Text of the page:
Less than a year ago, the prospect of widespread online trials seemed eons away. However, after nine months of a pandemic-induced global shutdown, it seems that the sci-fi scenario of online courtrooms has become today’s brave new reality: Many countries have moved courtrooms online to avoid fully abridging access to justice during the pandemic.
After the first Zoom-only criminal jury trial was held on August 11, 2020 in Texas, some were left disillusioned. The attorneys involved in the case argued that the technology was not suited for anything more serious than a minor misdemeanor, listing a number of concerns about technological glitches impacting communication and confidentiality for the jurors. In particular, the attorneys pointed out that the jury panel wasn't representative of the demographics of Travis County, Texas because of who had access to the necessary technology. They also stated that jurors had a limited ability to properly use Zoom, which was exacerbated by connectivity issues and freezing screens. For example, one juror was excused due to a connectivity issue during the oath. Others, however, think these issues are resolvable and argue that attorney mindset is a bigger hurdle for online trials than the technology itself.
The Online Courtroom Project released a report in July 2020 that summarized its findings after studying the benefits and limitations of conducting a jury trial entirely online. The Project culminated in a demonstration jury trial, which forms the basis for the report’s findings. The report, pitched by the Project as “a user’s guide of sorts for courts or attorneys who are considering undertaking online trials,” lists drawbacks and benefits. For example, currently available technology (such as Zoom and Webex) is not designed for jury trials. The report also notes that trainings for attorneys, judges, and courtroom staff are also going to be essential to a smooth online trial.
The technology itself may be one source of stress for those engaging with online courts, but there are many additional issues to consider. There are millions of Americans who do not have consistent access to broadband, computers, and internet services—meaning that a move online, intended to broaden access to the courtroom, in fact is restricting access in new ways. In their report, the Online Courtroom Project notes that jurors following the trial on a smartphone had a more difficult time watching the court proceedings than those with computers or tablets. That being said, low-income individuals who are disproportionately affected by the justice system’s long wait-times and the time needed to commute could be spared the loss of time and money involved with both.
Others may not have the confidence or skill to use the online trial technology, may not have a distraction-free location for trial (imagine children, pets, and partners appearing as a witness testifies), or could feel unsafe accessing a Zoom trial if they live in difficult environments. For example, witnesses living in potentially dangerous homes, such as in cases of domestic violence, may be unable to speak freely to their attorneys or testify to the fullest extent of their knowledge because of environmental pressures that are unique to participating in an at-home virtual trial instead of in person.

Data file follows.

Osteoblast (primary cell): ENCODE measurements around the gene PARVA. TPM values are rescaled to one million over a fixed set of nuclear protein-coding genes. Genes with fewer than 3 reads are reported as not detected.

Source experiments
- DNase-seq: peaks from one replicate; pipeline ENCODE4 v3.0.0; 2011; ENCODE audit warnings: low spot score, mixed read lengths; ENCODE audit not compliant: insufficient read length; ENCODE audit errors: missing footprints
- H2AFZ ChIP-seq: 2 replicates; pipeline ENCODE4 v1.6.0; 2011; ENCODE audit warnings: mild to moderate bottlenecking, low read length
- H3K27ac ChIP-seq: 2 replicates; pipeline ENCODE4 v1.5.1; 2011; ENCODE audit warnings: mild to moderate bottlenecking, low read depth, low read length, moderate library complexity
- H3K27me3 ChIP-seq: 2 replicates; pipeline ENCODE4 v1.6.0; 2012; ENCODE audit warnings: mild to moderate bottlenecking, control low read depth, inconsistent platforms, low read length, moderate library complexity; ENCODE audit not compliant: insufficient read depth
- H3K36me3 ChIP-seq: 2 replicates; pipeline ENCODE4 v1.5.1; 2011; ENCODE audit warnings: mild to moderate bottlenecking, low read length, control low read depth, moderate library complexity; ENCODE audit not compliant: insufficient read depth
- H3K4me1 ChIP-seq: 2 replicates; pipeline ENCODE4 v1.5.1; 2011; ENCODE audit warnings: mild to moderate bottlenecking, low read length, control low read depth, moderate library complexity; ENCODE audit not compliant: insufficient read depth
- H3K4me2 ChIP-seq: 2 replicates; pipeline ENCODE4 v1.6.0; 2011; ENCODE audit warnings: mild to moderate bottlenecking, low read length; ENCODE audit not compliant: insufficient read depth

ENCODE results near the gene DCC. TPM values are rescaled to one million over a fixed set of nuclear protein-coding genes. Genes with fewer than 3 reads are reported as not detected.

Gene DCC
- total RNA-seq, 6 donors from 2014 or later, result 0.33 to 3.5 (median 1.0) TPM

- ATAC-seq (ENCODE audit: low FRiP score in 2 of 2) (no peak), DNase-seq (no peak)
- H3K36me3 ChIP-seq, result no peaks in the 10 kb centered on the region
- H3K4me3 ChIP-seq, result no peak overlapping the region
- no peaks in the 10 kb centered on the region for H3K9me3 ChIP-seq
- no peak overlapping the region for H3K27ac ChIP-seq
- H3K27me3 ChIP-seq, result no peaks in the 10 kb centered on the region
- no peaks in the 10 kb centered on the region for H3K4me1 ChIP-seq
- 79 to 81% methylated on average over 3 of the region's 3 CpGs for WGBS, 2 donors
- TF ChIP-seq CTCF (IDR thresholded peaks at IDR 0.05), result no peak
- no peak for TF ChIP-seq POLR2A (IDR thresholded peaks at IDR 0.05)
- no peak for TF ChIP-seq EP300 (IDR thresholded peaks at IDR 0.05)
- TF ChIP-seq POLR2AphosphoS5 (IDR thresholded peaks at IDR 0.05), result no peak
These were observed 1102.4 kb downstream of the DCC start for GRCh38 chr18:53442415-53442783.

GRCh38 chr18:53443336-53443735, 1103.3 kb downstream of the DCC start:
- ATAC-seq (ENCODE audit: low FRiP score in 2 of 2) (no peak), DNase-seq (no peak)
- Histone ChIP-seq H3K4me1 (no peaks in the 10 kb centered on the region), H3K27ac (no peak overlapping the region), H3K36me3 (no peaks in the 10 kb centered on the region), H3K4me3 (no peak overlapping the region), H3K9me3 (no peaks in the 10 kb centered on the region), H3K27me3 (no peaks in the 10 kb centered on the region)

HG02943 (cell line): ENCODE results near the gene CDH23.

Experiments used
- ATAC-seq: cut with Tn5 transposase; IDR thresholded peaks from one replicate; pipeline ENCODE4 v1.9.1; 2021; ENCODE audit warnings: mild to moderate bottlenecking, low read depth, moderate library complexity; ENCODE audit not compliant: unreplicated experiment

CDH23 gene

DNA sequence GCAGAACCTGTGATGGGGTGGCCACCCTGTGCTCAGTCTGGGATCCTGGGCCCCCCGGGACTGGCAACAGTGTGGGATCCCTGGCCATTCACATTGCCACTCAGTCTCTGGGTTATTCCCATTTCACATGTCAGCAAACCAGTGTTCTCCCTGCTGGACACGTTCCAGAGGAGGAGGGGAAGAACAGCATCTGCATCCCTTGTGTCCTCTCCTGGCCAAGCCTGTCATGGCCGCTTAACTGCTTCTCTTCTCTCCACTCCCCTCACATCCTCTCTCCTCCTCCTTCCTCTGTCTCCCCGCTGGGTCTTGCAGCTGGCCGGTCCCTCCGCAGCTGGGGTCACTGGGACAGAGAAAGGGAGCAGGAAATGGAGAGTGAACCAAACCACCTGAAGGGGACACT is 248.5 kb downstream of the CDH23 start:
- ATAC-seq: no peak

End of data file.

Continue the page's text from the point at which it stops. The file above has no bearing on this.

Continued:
In addition to user-based concerns, the online format has encouraged some to take the courtroom less seriously, pranking one trial with loud music and dancing, and allowing a juror to walk away in another. An attorney accidentally showed up to court with a filter on his Zoom video that made him appear as a forlorn kitten. Some worry about the lack of an “intimidation factor” for witnesses, who may feel more comfortable lying in an online courtroom than if they were in person.
There are also concerns about identity theft and effective identification for document completion and submission, along with data breaches. Consequently, some courts are not allowing witnesses to testify due to the difficulty of verifying their identities. In the context of immigration cases, where the testimony of hardship is often fundamental, many key witnesses are being left out.
Additionally, the online environment seems to make it easier for juries to dehumanize defendants, resulting in significantly tougher outcomes. The Brennan Center for Justice issued a report warning that online courtroom hearings have resulted in higher bond amounts and higher deportation rates.
There are also concerns about public access to online courtrooms, though Michigan has adopted an approach to ensure virtual hearings are accessible. According to a Pew Trust’s article, between April 1 and June 1, 2020 Michigan trial courts conducted over 35,000 Zoom meetings (which totaled to over 200,000 hours of hearings). By using the MiCOURT Virtual Courtroom Directory, anyone can watch a livestream of a Zoom hearing. As of mid-June, the website had been accessed over 15,000 times.
If these user concerns and technological hiccups can be resolved, online courtrooms could be a significant asset for access to justice. For example, creating a program similar to Zoom, but designed specifically with a courtroom in mind, could help smooth out some of the hiccups in the process. As it currently stands, however, the technology has yet to fulfill all the needs of an effective online courtroom.